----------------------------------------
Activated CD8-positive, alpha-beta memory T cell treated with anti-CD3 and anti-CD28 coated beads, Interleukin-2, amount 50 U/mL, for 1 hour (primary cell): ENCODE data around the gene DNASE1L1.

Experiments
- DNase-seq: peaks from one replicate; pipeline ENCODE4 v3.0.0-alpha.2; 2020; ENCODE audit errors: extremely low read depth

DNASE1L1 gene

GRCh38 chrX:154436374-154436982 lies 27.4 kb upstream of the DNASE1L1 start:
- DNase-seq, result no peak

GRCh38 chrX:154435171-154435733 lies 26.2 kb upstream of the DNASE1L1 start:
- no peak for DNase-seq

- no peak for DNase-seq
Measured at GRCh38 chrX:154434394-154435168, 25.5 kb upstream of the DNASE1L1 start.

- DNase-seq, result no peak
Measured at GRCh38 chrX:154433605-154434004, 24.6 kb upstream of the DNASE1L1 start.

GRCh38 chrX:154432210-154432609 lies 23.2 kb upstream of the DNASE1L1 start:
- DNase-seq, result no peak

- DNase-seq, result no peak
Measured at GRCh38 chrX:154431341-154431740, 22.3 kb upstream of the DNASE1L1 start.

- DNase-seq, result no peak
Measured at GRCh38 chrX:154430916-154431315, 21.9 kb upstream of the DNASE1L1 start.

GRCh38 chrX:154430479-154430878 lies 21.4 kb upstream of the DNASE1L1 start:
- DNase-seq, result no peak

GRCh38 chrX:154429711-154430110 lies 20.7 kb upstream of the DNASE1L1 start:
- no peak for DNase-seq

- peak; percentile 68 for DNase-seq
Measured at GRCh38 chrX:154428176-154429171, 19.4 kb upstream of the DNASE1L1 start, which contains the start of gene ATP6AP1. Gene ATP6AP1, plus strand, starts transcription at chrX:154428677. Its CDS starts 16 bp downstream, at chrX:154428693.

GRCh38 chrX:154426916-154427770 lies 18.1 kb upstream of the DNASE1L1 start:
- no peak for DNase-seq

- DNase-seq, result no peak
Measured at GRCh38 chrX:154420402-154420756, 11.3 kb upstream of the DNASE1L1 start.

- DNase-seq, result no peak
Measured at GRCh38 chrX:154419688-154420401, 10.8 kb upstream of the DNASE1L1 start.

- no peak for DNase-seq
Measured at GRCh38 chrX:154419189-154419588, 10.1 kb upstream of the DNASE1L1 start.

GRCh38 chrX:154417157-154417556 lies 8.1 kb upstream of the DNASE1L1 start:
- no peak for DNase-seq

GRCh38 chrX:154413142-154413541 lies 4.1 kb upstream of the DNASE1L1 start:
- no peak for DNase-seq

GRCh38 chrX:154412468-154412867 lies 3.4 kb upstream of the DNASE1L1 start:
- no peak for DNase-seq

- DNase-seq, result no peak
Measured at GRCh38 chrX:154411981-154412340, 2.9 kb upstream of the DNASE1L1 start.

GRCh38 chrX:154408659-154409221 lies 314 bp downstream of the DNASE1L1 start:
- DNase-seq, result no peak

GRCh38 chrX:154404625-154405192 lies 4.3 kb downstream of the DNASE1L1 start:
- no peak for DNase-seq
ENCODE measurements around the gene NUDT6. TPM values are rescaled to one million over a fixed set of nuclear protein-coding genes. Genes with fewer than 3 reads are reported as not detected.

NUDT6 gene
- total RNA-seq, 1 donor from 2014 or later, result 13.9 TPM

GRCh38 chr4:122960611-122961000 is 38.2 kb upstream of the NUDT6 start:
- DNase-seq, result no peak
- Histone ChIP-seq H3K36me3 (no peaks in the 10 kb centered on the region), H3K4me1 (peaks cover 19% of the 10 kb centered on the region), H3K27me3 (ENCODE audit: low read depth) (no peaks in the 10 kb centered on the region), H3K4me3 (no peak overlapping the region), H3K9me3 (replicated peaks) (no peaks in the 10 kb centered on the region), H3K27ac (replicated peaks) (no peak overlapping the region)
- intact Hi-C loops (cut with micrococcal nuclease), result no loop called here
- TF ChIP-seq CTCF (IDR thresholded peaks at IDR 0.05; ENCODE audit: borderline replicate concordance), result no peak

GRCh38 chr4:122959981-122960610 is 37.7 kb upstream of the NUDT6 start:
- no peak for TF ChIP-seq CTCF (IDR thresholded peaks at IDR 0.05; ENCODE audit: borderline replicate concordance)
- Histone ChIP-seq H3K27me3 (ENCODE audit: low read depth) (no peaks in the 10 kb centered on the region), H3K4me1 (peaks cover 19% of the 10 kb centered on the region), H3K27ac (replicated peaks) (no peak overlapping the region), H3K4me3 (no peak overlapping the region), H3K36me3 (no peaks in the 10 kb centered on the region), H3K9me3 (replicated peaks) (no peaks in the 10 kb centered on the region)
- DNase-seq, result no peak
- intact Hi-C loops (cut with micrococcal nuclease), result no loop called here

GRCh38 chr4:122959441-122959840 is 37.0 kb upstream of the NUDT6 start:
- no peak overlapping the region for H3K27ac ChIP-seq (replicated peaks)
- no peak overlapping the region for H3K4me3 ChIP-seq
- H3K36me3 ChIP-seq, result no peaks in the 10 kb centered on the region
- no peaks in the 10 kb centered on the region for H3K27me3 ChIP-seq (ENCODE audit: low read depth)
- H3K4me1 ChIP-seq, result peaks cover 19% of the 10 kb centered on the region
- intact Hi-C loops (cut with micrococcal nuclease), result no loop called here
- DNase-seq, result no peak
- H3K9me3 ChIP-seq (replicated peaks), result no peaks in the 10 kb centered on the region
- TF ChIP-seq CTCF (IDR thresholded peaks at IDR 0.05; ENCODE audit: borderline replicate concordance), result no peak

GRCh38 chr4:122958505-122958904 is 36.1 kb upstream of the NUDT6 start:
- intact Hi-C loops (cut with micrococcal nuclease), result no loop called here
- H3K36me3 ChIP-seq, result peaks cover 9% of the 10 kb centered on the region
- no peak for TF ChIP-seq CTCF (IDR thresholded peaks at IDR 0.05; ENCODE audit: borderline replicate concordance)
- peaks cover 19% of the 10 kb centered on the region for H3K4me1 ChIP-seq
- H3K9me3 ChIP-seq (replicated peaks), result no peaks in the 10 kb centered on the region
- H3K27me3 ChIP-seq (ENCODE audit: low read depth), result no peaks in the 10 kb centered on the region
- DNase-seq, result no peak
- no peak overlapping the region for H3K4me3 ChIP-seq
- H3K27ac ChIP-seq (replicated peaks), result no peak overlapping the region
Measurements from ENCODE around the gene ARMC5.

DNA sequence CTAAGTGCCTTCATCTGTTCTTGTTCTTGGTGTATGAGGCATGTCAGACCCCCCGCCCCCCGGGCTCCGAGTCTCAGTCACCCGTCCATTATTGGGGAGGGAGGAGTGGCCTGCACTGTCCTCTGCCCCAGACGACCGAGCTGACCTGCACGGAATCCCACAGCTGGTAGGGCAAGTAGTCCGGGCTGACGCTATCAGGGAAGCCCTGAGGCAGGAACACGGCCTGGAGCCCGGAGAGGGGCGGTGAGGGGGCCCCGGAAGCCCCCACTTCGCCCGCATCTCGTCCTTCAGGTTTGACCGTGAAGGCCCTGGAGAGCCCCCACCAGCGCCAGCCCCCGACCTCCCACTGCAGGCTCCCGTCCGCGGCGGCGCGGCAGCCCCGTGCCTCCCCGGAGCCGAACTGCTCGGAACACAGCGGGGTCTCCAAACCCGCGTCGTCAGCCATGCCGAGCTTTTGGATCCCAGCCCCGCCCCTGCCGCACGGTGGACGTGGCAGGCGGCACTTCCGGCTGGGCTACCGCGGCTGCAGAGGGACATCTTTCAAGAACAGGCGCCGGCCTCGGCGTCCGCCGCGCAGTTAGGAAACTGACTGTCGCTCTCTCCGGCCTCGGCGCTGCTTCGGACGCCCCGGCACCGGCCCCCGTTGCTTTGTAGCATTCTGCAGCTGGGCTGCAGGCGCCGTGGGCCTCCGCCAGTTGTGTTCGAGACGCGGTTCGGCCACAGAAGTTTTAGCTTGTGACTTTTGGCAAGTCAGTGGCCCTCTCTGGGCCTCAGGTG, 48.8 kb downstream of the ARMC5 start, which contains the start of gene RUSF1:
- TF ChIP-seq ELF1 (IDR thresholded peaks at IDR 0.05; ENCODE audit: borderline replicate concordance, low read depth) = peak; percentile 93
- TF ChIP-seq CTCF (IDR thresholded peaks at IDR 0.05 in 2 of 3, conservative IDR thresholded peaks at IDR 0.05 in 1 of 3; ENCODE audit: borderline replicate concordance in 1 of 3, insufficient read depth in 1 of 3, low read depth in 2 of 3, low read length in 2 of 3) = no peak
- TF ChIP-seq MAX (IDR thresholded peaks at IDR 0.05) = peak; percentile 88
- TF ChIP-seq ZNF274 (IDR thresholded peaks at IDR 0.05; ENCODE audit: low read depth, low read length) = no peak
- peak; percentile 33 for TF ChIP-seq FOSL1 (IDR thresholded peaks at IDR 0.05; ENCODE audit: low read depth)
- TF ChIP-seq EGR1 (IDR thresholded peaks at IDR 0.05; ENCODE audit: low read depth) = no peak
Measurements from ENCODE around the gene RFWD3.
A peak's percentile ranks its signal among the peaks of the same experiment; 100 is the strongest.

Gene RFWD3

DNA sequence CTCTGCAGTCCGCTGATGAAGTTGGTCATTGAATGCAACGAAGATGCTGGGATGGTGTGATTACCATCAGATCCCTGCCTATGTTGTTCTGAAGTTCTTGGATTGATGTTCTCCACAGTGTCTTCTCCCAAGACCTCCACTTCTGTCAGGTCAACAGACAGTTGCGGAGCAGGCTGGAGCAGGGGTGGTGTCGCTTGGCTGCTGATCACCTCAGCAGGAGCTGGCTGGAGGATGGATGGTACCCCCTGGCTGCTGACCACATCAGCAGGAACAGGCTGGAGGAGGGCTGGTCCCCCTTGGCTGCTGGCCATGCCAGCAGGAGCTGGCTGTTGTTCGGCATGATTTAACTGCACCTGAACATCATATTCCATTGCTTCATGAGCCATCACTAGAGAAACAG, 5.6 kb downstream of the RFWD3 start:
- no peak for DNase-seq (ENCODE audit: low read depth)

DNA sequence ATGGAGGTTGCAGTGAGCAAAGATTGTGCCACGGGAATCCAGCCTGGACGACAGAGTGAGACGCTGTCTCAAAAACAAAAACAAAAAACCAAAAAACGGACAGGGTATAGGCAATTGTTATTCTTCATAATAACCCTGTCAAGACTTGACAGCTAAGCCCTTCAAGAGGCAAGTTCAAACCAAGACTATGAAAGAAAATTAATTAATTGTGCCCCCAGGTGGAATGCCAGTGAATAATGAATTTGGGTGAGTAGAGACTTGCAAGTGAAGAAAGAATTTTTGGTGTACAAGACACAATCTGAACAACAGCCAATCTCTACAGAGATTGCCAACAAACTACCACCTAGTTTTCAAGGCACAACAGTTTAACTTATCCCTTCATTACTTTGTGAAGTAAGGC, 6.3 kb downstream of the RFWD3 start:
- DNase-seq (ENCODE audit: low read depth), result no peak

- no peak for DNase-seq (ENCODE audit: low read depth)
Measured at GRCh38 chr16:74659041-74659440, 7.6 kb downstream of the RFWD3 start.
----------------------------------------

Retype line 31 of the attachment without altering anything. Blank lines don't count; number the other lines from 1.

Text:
- no peak for DNase-seq